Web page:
After the frontier soldiers in the 1870s chased the Comanches from their strongholds in the Texas Canyonlands, cowboys and cattlemen moved their Longhorn herds west, replacing the Indians and the Buffalo herds, much as depicted by Larry McMurtry's Lonesome Dove.
Trailing these cattlemen and their Longhorns, artists made their way to the frontier of West Texas. Frank Reaugh, who studied at the St. Louis Art Institute and the Academic Julian in Paris, came first up the Brazos in 1883. Through French and Dutch-influenced Impressionism, Reaugh's pastels captured the luminance of the light and the subtle grandeur of this epic landscape.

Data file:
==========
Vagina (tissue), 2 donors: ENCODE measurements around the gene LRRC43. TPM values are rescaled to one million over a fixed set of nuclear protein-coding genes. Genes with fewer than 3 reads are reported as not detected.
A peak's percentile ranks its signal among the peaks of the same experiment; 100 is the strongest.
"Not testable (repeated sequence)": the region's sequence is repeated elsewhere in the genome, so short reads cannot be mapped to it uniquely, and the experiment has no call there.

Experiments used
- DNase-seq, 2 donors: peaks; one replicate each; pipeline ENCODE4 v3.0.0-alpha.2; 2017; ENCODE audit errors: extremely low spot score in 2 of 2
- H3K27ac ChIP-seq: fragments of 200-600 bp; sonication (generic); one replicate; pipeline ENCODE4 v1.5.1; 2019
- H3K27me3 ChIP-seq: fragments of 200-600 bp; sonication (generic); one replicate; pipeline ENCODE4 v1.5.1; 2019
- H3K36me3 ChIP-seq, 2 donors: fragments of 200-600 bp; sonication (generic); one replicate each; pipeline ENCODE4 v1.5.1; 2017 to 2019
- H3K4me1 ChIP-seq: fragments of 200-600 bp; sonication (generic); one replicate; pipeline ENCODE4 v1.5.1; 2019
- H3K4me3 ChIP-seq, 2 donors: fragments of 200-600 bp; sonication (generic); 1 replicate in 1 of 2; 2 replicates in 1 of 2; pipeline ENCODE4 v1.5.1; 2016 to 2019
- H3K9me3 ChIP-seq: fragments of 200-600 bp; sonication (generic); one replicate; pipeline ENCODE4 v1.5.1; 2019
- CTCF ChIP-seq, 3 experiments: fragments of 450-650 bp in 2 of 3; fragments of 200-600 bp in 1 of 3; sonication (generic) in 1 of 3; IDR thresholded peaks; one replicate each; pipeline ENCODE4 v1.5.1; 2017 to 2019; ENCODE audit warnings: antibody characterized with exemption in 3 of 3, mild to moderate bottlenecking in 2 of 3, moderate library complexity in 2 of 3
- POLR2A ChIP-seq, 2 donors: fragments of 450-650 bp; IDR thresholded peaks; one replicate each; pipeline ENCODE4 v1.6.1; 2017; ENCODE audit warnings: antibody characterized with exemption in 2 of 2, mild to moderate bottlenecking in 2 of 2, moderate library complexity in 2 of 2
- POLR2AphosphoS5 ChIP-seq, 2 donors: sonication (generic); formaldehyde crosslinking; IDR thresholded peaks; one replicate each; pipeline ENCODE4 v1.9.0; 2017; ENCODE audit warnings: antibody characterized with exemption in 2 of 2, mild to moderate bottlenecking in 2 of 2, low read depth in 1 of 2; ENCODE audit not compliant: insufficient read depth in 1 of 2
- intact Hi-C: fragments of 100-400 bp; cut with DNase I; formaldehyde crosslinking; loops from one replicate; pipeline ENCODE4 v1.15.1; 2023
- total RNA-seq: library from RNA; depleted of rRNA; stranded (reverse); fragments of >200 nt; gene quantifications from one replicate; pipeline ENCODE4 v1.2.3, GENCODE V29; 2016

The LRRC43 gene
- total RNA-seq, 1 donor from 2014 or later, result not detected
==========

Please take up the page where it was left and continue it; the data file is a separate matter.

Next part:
Using annual trips up the Brazos as a workshop, Reaugh took with him other painters including L. O. Griffith in the early 1900s. Reaugh and Griffith traveled up the Brazos for several weeks, likely in 1901, “with pastels and easels, a guitar, a Bible and a gun in a wagon decorated with deer horns and snake skins.”
L. O. Griffith enjoyed a long, successful career as an Impressionist painter in New Orleans and Indiana. His works in oils and prints featured on this site, recently “rediscovered,” further define the majesty of this landscape and its wide open spaces.